If your office is anything like ours, then you're probably sitting in an open floor plan next to co-workers who are in their 20s, 30s, 40s, 50s, 60s and beyond. Welcome to the cross-generational workplace.
One Key to Creating a Great Place to Work: Cross-Generational Mentorships
It makes for interesting times -- especially when it comes to how best to manage employee morale and job satisfaction for an industry that has seen better days. Our recent Salary Survey and Job Market Report for advertising, marketing, digital and creative professions points to an employee base with wanderlust -- 56% say they plan to change jobs.
Replacing lost talent is not just an expensive proposition for companies, but for those in marketing, it can be especially harmful to their corporate brand. In an age of social media, where bad news and reviews travel faster than ever, paying attention to what affects employee satisfaction is the secret to both retaining and attracting the best talent available.
What employees want
One desire common in all generations of workers? They all want to be relevant in the job market of tomorrow. Having lived through recessionary times, layoffs and lack of raises, all generational groups say they believe training and establishing a career path is the most important thing companies can offer today.
The survey shows that marketing, interactive and creative professionals are highly motivated by training and development opportunities -- 54% say better growth potential is the main reason they consider new job opportunities. And 63% say that access to professional development opportunity has a positive impact on their job satisfaction.
Companies in this industry have an opportunity to reassert their corporate brand by tapping into their own employees at all ages and stages for a new form of training: cross-generational mentorships.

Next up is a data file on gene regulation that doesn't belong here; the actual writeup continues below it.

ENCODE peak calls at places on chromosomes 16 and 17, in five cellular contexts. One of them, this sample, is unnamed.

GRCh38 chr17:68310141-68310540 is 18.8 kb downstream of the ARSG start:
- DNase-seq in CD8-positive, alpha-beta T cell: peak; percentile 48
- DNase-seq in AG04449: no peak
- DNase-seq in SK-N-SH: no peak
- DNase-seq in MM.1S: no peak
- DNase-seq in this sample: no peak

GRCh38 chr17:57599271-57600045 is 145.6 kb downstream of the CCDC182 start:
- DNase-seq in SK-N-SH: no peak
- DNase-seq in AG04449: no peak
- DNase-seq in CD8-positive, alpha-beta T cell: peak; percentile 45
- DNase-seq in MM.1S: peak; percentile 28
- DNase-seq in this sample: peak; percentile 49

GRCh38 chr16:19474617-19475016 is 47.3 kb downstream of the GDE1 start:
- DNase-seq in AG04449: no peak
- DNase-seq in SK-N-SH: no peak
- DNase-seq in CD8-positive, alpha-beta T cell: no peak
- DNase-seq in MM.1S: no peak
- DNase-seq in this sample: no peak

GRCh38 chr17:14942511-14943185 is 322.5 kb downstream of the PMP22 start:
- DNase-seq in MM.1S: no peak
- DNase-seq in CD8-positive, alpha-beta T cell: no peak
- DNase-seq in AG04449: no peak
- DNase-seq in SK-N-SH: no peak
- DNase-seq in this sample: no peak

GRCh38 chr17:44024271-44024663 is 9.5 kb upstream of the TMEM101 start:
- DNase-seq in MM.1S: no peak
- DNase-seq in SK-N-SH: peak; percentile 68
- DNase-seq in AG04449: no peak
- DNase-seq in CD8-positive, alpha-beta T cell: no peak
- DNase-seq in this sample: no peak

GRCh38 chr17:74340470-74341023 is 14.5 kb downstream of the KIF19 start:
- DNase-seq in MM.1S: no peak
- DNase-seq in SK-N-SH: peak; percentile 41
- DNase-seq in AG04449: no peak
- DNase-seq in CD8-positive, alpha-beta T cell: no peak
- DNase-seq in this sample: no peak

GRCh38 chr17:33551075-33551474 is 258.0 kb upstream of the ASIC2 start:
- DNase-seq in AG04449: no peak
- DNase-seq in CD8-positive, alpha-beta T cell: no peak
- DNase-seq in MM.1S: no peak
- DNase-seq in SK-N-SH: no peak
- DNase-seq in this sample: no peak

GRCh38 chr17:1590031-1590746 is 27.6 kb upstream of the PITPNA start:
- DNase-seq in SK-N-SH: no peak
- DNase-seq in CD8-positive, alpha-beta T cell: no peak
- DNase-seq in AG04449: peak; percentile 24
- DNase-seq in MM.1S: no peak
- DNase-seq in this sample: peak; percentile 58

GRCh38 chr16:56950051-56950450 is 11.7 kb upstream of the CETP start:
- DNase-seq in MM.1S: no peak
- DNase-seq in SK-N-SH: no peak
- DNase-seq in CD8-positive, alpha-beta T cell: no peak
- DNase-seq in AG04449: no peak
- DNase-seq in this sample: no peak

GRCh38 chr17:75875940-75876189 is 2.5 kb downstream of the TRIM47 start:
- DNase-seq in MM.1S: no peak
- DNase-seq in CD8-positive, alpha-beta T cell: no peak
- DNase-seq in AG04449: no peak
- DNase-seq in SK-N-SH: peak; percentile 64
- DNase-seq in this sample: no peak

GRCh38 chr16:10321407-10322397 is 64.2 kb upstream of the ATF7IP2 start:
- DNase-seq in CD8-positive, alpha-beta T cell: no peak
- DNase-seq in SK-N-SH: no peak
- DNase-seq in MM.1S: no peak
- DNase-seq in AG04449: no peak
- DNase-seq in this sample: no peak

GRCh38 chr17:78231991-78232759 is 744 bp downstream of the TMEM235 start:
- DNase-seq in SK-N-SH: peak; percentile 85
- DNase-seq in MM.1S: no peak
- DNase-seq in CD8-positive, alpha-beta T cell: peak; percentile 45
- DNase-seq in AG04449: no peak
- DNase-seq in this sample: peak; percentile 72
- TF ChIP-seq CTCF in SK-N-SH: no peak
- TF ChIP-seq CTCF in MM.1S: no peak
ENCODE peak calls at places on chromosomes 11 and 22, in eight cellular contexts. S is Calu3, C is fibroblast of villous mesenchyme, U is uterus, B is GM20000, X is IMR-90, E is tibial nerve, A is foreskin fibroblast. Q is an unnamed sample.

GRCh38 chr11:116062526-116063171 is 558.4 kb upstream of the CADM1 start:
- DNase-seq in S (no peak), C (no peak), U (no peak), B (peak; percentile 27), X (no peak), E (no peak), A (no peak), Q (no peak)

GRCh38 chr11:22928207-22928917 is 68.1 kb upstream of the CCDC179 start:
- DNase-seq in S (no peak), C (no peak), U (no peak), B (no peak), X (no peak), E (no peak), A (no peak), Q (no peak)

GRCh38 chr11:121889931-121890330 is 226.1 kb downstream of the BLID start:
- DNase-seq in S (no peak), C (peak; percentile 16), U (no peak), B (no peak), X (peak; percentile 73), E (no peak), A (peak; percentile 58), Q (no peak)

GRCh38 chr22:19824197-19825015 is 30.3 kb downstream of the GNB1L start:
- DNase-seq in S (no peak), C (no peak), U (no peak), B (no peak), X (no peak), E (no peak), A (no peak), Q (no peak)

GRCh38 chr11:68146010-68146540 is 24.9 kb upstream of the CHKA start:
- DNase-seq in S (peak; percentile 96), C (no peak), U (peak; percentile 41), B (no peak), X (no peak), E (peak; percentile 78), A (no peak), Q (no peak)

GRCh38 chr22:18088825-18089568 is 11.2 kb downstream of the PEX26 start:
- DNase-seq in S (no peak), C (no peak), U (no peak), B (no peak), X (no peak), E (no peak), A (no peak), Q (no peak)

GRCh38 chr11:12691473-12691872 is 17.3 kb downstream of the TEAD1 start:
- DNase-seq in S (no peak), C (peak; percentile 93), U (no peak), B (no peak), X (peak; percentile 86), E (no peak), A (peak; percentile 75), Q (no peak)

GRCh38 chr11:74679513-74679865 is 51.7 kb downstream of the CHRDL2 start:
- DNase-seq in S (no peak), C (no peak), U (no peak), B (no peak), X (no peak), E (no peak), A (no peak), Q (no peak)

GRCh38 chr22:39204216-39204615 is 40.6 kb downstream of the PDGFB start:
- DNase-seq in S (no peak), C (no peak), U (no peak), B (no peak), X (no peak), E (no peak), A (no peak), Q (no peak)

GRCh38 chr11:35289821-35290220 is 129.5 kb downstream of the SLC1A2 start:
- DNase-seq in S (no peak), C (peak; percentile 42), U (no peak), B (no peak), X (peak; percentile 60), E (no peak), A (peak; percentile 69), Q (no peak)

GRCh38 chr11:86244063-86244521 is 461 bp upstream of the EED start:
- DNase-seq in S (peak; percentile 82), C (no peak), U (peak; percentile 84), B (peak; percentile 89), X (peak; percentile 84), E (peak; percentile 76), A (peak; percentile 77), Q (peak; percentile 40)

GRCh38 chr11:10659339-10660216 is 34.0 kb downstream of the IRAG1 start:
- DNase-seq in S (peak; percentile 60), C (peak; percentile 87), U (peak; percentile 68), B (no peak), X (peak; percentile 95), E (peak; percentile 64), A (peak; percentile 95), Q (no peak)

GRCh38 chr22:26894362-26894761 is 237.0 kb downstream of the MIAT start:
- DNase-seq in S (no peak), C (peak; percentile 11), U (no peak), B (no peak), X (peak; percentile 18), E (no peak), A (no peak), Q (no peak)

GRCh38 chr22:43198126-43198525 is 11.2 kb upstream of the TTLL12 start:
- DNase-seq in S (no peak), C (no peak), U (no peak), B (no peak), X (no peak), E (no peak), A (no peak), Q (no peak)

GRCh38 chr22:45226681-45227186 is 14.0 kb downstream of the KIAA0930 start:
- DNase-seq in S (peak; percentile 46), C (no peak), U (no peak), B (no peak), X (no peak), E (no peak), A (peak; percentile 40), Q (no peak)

Closing the skills gap
It's no secret that digital skills are a must for every top job today in advertising and marketing across the disciplines -- from planners, strategists, creative directors, media, account and even CMOs. Every employer we work with is looking for individuals across the spectrum who understand how to use new media and technology to communicate to their audiences.
Employees all want to make sure they have the digital skills to succeed today, but just as important, to work in an environment where they are prepared with the skills they will need for tomorrow.
Millennials and Gen-Xers are digital natives but don't always have the level of experience to navigate the tricky depths of social media and corporate infrastructures. Boomers are less comfortable with some of the newer forms of digital communications but have the experience to rise through the ranks and to know what is appropriate to put out there in the digital space.
Traditional mentorships were designed to pair up-and-coming talent with an executive partner who could impart corporate wisdom, career advice and guidance to help them move up the corporate ladder. There's no better time than now for companies to make this mentorship a two-way street .
Reverse mentoring -- or cross-generational mentoring -- recognizes that there are skill gaps on both sides. By creating a mentorship relationship where both younger and older share experiences, skills and new ways of working, employers will be able to create a bridge to eliminate both the generation and skills gaps that exist. Building these relationships will also foster a greater sense of community within the organization -- another highly valued element in the workplace by all employees.
There is still an important place for more specific, skills-based training programs within today's workplace. Companies that not only attract the best talent out there but also retain it understand that investing in talent development through different kinds of programs will help them, their employees and their corporate brand.